Rich says his Army experience helped him become what he calls a "functioning alcoholic," but he doesn't look the part as he slides into a tattered booth at his favorite watering hole, the Lion's Lair on Colfax Avenue. As old men inch up to the bar with the aid of walkers and drugged-out rockers strike their best Kurt Cobain poses, the six-foot-one Rich looks clean-cut and healthy in his white button-down shirt and black blazer. "I guess a lot of that [appearance] has to do with being in the Army," he says before sucking down a draft beer. "I can't shake the habit of getting up and running in the morning, no matter how bad the hangover. The Army indoctrinates you that way."
After his stint with the Rangers was up in 1985, Rich took a military-transport flight to Europe and began drinking and writing--in that order. "The military taught me how to drink, but Europe gave me my drinking sophistication," he says. "The first time I had a Guinness in England, it was like a religious experience."
Upon finding a London apartment in which to squat rent-free, Rich started writing his first novel, which he describes as a "bad sort of Philip Marlowe sci-fi detective novel set in the year 2031." Because he was broke, he wrote on the backs of pamphlets and any other scraps of paper he could find, then went out to nightclubs and got drunk off abandoned cocktails. When his first novel, The Avenging Angel, was bought by a Canadian publishing company, Rich received a $13,000 payment for the book and an advance for three more installments in what the publisher billed as the "Jake Street Bogeyman" series. "I really thought I was F. Scott Fitzgerald," he says. "I sat in bars, wrote, drank up all of my money and had to start all over again."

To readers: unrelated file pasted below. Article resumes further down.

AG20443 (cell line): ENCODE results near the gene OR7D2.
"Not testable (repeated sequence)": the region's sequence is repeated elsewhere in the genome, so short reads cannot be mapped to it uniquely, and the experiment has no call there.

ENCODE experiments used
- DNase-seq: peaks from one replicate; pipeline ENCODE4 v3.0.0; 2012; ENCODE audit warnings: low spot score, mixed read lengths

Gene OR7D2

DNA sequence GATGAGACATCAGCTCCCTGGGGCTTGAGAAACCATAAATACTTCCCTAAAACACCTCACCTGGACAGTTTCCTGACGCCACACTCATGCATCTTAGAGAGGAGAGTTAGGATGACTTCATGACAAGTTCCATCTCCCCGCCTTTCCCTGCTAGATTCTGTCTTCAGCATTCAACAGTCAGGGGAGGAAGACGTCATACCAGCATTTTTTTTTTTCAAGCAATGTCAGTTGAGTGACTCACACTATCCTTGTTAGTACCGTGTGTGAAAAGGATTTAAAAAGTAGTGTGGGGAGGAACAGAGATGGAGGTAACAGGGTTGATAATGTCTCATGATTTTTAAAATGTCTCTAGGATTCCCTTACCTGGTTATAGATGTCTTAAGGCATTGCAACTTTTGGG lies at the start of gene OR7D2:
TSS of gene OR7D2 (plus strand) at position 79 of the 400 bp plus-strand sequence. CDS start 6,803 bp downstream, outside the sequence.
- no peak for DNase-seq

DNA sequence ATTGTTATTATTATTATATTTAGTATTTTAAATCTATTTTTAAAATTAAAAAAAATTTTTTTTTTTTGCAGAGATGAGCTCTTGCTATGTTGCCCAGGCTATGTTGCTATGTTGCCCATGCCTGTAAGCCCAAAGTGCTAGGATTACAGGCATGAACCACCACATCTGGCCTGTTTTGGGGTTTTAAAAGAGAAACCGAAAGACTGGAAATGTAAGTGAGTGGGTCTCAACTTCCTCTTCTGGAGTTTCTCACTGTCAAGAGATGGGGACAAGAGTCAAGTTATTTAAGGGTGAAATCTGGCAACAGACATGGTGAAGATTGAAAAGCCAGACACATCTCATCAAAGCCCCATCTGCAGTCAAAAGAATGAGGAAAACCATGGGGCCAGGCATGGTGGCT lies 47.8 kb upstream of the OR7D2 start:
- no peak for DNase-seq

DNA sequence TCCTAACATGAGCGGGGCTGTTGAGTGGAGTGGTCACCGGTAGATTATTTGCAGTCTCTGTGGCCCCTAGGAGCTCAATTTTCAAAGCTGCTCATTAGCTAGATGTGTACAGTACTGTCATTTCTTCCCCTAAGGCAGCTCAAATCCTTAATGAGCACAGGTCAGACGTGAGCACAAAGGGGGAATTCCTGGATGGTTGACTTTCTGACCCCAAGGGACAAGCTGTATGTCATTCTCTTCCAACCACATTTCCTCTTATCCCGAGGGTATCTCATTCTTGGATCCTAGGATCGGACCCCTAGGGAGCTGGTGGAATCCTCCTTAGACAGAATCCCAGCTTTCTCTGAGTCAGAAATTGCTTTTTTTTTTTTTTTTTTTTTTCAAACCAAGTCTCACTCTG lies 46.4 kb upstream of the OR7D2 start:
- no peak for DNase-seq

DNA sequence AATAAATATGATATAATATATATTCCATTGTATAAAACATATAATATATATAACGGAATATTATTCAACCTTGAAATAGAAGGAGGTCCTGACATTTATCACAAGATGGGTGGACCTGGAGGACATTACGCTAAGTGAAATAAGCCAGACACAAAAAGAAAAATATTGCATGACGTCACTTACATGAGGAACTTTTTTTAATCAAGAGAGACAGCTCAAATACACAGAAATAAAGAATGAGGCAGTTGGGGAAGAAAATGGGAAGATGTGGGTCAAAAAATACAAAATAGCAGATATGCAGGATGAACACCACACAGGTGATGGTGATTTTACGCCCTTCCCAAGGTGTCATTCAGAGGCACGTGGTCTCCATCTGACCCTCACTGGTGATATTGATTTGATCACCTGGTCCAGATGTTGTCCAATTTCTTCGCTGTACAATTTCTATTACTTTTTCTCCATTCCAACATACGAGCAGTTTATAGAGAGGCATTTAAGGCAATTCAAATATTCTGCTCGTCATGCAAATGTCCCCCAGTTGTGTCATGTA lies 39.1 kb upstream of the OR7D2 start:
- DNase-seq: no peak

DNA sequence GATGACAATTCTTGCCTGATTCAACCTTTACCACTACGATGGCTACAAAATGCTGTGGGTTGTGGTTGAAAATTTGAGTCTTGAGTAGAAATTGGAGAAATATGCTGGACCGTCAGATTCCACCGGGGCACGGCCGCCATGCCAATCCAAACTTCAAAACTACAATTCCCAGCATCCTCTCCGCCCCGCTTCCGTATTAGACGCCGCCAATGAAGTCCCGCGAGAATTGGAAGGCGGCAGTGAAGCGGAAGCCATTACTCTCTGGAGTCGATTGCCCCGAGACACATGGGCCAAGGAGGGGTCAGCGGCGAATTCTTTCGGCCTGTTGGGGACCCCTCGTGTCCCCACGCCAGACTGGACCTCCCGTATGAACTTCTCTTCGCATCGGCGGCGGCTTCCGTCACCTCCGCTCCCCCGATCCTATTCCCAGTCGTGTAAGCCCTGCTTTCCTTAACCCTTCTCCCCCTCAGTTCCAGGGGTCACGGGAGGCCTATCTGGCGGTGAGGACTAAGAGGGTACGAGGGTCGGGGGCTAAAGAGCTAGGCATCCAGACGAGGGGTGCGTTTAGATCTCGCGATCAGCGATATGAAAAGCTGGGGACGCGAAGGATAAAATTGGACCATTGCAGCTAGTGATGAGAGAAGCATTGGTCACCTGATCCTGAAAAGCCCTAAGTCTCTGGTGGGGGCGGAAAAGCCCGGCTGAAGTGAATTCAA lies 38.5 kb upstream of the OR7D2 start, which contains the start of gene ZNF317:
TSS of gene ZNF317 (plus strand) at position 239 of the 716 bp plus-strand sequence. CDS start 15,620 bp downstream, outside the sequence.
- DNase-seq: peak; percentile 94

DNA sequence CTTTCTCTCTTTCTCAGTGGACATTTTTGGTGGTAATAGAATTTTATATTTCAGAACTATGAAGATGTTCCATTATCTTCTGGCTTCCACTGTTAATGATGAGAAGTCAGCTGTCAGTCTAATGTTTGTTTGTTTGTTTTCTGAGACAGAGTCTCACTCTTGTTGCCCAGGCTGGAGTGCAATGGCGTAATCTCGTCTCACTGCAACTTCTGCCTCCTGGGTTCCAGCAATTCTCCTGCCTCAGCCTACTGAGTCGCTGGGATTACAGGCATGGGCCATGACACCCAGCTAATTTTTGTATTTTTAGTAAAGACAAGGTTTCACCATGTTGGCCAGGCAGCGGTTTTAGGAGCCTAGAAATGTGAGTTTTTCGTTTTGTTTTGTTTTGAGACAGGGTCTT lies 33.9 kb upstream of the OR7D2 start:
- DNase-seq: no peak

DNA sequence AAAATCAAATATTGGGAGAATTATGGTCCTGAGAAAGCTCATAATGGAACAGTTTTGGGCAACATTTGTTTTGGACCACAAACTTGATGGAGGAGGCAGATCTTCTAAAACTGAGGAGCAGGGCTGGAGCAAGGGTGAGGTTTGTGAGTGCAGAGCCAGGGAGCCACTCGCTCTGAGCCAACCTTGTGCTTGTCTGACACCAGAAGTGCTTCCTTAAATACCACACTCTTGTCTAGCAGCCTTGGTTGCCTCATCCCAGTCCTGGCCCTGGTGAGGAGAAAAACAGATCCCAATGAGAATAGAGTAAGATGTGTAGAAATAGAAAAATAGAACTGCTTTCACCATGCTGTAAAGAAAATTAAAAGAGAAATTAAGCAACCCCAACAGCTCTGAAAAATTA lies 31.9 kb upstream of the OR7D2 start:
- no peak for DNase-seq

After a few more years of writing--"using caffeine for structure and alcohol for inspiration"--and blowing all his profits on booze, in 1994 Rich found himself jobless, carless and broke in an Austin, Texas, dive bar. That's when the idea for Modern Drunkard hit him. "I was sitting there reading Paradise Lost, and I looked up at these old drunks sitting around the bar, and I realized that these guys would never read a book, regardless of what it was," says Rich. "It was then that I had this inspiration to start a magazine for drunks. All of the other magazines dedicated to alcohol are aimed at the connoisseur-type that drinks, or claims to drink, in moderation. Modern Drunkard is for people who want to get loaded. In that bar, I discovered a niche that had yet to be filled."